Opinions about fundraising are nearly always wrong

If your boss — the executive director, president, or some hyper-vigilant board member — is the source of much of your fundraising failure, you are not alone. And you should check out this post at Katya’s Nonprofit Marketing Blog: 9 Things to do when you’re right but your boss thinks you’re wrong.

One of those nine things is especially important:

Do not argue the merits of anything based only on your opinion.

Here’s why: When it comes to fundraising, opinions are always wrong. Sometimes, by sheer coincidence, an opinion is aligned with the facts. But that’s temporary and never trustworthy.

As long as the discussion is “what I like” pitted against “what you like,” you are lost in the topsy-turvy world of marketing relativism. The winner of the argument is the one with the more vivid opinion. Or the boss.

Get facts instead.

Here’s an example: Everyone who doesn’t know much about fundraising believes we should keep messages short, short, short — because “nobody” reads long messages. This seems intuitively correct. It will usually win the argument.

But it’s wrong. Everyone who knows their stuff knows that long messages are almost always more effective.

The best source of facts is direct response testing of your own hypotheses on your own donors. If your numbers (or budget) are too small for valid testing, pay attention to the experts. Read books on fundraising. Follow the blogs. Hire somebody smart. And pay attention.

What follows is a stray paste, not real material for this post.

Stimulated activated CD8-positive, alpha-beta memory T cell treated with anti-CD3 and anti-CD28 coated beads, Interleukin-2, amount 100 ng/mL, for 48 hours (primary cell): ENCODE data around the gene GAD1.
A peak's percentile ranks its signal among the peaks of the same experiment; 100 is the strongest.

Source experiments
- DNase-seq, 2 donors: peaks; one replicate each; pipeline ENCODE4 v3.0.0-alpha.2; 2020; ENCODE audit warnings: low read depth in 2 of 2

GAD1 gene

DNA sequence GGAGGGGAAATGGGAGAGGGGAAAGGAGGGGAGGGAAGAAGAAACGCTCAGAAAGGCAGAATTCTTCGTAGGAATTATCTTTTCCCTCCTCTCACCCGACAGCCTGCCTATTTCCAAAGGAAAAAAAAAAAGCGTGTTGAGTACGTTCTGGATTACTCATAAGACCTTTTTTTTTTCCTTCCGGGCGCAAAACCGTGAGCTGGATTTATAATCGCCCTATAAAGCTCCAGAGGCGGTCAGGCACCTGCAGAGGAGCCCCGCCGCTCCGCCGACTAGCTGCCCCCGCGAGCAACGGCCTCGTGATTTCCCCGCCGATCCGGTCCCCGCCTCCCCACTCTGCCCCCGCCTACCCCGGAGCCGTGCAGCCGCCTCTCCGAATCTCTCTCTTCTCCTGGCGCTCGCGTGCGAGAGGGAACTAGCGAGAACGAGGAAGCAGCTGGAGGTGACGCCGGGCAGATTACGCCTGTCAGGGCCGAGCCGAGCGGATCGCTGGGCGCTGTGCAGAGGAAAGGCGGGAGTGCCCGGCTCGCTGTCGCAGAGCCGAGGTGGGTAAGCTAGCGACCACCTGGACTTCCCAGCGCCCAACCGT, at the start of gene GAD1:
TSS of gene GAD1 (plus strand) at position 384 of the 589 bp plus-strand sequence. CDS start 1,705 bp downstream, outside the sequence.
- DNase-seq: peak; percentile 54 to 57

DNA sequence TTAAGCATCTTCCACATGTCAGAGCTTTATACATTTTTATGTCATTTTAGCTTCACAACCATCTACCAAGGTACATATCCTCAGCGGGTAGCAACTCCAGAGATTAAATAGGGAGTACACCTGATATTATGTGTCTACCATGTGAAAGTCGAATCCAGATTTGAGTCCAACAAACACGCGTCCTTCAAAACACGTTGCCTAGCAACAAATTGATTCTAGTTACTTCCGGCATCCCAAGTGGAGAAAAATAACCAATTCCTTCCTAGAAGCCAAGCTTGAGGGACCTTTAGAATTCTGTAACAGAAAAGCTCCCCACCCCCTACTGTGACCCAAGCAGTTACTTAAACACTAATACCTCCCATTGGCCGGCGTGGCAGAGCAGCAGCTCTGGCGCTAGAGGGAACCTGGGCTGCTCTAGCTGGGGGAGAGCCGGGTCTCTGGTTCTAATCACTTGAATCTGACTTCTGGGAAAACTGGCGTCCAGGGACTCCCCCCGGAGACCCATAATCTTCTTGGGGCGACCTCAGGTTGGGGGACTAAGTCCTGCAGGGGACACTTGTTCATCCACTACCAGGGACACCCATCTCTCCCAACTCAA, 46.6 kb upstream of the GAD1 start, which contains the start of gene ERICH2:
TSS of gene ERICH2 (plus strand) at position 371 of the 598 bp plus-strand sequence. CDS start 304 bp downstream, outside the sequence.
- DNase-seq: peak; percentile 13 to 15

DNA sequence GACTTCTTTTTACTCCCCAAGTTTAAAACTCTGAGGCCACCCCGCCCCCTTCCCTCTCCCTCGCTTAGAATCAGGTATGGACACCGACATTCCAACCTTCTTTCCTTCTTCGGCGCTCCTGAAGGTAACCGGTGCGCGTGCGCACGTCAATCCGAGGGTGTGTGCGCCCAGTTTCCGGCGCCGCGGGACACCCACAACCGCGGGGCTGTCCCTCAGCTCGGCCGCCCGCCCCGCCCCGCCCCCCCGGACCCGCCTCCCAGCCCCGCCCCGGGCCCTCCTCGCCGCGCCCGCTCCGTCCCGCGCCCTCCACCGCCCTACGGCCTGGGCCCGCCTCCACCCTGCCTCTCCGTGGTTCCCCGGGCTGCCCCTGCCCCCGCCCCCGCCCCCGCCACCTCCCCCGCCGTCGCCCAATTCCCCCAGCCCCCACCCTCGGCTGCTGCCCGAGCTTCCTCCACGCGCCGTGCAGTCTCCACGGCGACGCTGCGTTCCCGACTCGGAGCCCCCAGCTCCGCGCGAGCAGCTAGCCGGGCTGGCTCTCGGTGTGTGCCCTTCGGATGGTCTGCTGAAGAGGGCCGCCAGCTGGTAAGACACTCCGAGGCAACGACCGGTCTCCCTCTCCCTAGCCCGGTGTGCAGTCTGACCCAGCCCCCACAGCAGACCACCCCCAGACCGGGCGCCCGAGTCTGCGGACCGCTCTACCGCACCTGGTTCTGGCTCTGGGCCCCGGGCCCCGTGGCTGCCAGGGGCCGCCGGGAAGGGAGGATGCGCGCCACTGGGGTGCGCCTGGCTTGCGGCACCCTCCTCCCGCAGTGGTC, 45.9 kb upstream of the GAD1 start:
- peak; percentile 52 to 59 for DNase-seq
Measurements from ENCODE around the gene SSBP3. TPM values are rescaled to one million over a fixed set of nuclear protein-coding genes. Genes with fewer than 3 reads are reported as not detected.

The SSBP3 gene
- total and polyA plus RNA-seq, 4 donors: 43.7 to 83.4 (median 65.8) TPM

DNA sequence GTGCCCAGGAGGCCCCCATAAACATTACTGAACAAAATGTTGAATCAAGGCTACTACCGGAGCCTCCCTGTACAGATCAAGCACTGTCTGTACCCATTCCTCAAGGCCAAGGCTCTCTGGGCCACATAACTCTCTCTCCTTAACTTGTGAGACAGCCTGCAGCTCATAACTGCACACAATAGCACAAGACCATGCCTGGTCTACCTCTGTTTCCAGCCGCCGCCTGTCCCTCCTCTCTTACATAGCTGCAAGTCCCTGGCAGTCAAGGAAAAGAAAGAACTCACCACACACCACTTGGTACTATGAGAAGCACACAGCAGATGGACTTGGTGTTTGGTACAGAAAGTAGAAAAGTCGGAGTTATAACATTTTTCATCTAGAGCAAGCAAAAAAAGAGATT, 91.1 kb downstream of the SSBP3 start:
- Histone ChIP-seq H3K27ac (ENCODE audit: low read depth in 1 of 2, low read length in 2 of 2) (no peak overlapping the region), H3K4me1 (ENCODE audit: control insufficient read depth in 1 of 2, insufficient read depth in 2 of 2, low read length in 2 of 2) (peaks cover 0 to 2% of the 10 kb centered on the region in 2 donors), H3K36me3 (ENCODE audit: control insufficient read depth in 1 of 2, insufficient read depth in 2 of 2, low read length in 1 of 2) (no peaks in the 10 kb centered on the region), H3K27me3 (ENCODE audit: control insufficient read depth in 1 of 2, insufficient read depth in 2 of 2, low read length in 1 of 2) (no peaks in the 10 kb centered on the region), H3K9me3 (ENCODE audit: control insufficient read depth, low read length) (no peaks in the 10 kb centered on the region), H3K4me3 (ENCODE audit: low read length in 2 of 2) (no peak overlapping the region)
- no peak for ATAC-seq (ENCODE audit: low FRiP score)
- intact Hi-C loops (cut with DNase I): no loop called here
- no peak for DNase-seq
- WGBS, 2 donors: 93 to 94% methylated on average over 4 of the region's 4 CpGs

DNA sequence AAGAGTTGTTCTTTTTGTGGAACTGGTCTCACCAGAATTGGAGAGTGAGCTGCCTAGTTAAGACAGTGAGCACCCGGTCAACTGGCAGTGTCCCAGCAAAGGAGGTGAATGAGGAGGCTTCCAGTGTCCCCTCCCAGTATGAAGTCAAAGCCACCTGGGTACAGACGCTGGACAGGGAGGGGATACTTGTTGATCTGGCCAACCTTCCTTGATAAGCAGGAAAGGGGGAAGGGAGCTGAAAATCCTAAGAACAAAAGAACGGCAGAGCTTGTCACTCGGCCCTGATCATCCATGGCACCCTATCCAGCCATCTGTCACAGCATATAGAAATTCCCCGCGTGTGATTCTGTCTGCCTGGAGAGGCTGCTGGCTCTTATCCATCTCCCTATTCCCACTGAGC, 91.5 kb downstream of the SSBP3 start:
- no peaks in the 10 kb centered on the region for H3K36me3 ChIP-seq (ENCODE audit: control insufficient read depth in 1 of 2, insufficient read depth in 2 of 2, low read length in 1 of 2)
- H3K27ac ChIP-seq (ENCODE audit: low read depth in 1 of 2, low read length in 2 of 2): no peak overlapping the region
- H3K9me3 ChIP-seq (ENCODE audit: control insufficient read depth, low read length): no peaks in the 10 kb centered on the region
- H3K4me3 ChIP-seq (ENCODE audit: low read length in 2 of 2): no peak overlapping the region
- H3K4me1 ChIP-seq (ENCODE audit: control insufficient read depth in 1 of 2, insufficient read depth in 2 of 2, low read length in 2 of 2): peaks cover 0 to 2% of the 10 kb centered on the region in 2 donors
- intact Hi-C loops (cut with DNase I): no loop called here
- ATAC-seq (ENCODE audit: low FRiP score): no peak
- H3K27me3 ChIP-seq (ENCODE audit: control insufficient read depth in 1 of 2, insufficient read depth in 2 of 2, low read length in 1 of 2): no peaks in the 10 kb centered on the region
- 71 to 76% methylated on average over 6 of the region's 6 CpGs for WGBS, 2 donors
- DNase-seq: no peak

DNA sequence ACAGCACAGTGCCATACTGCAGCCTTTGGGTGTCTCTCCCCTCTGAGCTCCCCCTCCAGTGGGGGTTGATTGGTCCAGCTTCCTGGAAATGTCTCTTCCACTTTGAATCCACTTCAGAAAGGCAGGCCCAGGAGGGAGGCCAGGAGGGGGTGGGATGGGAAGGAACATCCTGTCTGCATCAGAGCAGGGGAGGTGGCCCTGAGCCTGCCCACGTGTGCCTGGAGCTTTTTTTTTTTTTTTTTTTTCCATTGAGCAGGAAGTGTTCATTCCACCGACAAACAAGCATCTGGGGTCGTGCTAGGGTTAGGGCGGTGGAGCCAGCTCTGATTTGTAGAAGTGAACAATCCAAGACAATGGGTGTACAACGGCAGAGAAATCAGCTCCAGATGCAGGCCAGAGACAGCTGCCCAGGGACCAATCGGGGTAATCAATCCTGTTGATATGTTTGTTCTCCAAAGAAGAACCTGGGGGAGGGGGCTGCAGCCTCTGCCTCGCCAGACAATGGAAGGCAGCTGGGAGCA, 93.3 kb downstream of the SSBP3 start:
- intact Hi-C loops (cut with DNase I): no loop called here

Any time a decision is being made on opinion, taste, or personal preference — it is almost for sure the wrong decision.

If you need help setting your boss straight (and I’m quite sure you do), go read Katya’s post, where you’ll find eight more tips for getting it right.


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The future of fundraising is not about social media, online video, or SEM. It’s not about any technology, medium, or technique. It’s about donors. If you need to raise funds from donors, you need to study them, respect them, and build everything you do around them. And the future? It’s already here. More.

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Jeff BrooksJeff Brooks has been serving the nonprofit community for more than 35 years and blogging about it since 2005. He considers fundraising the most noble of pursuits and hopes you’ll join him in that opinion. You can reach him at jeff [at] jeff-brooks [dot] com. More.


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The future of fundraising is not about social media, online video, or SEM. It’s not about any technology, medium, or technique. It’s about donors. If you need to raise funds from donors, you need to study them, respect them, and build everything you do around them. And the future? It’s already here. More.

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Jeff Brooks has been serving the nonprofit community for more than 30 years and blogging about it since 2005. He considers fundraising the most noble of pursuits and hopes you’ll join him in that opinion. You can reach him at jeff [at] jeff-brooks [dot] com.

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